This new finding is expected to impact many current experiments using gold as the standard.
A group of scientists from Lawrence Livermore National Laboratory and Carnegie Science Institute have found two completely new types of golden molecular structures while studying the transformation of precious metals in extreme conditions.
With harsh conditions in the center of Earth, scientists discovered new types of gold.
Using extremely powerful lasers, the scientists quickly heated a block of gold to extremely high temperatures, and at the same time withstood the compressive force of up to 322 gigapascal - similar to the Earth's core.
The researchers discovered that when gold was exposed to rapid compression and warming, it worked differently, changing the centralized surface structure, in which atoms lie on the "sides" of molecular mass, into a cube in the middle. In which atoms get pressure on the center of the cube, at about 220 gigapascal. When the pressure reached nearly 330 gigapascals, found in the center of the Earth, gold turned into liquid.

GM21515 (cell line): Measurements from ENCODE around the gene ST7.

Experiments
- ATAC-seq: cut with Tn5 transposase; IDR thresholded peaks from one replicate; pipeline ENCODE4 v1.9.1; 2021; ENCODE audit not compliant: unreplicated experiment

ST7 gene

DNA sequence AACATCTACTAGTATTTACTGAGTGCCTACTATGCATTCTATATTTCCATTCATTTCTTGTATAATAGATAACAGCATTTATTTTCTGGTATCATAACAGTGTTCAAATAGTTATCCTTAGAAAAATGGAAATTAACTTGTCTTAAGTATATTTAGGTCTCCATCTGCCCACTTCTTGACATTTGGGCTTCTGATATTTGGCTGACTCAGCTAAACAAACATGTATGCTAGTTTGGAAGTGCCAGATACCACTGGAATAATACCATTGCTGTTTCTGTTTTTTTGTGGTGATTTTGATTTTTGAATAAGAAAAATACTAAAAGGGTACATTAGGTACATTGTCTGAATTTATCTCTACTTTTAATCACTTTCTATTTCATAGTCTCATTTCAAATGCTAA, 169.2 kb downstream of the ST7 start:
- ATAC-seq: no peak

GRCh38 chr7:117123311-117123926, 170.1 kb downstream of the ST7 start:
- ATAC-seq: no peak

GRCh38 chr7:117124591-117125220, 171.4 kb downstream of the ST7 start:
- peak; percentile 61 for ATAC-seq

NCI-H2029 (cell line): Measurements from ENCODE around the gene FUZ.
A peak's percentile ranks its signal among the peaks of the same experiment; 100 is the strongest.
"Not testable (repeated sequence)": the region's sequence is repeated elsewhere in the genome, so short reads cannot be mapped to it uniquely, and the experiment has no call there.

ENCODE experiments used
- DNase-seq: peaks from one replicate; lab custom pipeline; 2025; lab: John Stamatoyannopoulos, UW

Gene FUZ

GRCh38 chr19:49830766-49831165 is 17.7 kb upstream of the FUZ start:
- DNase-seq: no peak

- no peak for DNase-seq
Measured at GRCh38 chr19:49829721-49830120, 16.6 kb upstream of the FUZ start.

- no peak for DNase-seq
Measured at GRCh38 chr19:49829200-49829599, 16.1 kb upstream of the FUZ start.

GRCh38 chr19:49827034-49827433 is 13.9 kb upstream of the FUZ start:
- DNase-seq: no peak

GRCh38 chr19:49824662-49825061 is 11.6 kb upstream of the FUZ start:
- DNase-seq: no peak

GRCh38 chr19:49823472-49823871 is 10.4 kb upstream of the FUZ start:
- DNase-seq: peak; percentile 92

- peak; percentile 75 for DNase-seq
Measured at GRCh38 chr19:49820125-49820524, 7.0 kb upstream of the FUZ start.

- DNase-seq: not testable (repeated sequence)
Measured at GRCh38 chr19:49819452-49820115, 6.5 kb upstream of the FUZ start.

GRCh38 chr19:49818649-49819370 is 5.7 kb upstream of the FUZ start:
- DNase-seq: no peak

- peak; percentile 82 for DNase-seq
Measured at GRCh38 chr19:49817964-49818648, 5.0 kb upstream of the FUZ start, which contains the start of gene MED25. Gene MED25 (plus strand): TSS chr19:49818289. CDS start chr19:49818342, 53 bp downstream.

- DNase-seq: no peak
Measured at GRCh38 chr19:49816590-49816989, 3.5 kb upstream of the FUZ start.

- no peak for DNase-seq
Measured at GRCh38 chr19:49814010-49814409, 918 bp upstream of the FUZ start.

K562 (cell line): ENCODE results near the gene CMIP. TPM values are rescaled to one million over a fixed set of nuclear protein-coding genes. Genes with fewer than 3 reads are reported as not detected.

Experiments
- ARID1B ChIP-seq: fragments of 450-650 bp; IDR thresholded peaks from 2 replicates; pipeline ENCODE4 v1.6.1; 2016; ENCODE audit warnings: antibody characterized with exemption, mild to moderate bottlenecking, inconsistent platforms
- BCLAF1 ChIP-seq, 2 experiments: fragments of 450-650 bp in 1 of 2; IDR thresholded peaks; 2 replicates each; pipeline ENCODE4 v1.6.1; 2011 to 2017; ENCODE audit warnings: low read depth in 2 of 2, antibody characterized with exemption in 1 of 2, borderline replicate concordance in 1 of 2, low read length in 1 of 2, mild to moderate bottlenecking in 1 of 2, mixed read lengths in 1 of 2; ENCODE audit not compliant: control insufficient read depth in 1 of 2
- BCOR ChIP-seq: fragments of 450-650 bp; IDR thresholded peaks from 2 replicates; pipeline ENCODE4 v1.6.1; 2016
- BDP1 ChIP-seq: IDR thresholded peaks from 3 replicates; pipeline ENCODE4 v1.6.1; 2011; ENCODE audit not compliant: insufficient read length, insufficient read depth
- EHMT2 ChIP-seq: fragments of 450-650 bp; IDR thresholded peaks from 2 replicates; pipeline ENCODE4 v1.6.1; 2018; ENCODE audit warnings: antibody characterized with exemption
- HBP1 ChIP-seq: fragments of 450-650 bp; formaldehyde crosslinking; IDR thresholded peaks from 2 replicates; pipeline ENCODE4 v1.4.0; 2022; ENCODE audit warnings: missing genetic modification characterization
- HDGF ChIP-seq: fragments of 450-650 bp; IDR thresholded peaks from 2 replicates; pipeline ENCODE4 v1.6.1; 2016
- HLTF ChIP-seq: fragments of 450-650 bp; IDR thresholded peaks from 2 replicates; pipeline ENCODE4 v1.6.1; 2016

These two new forms contradict the popular belief that gold maintains its structure under extreme pressure, having found use in various pressure experiments using gold as a standard.
The results of this experiment show that the metal maintains stability in its molecular structure only under gradual increase in pressure and below normal temperature.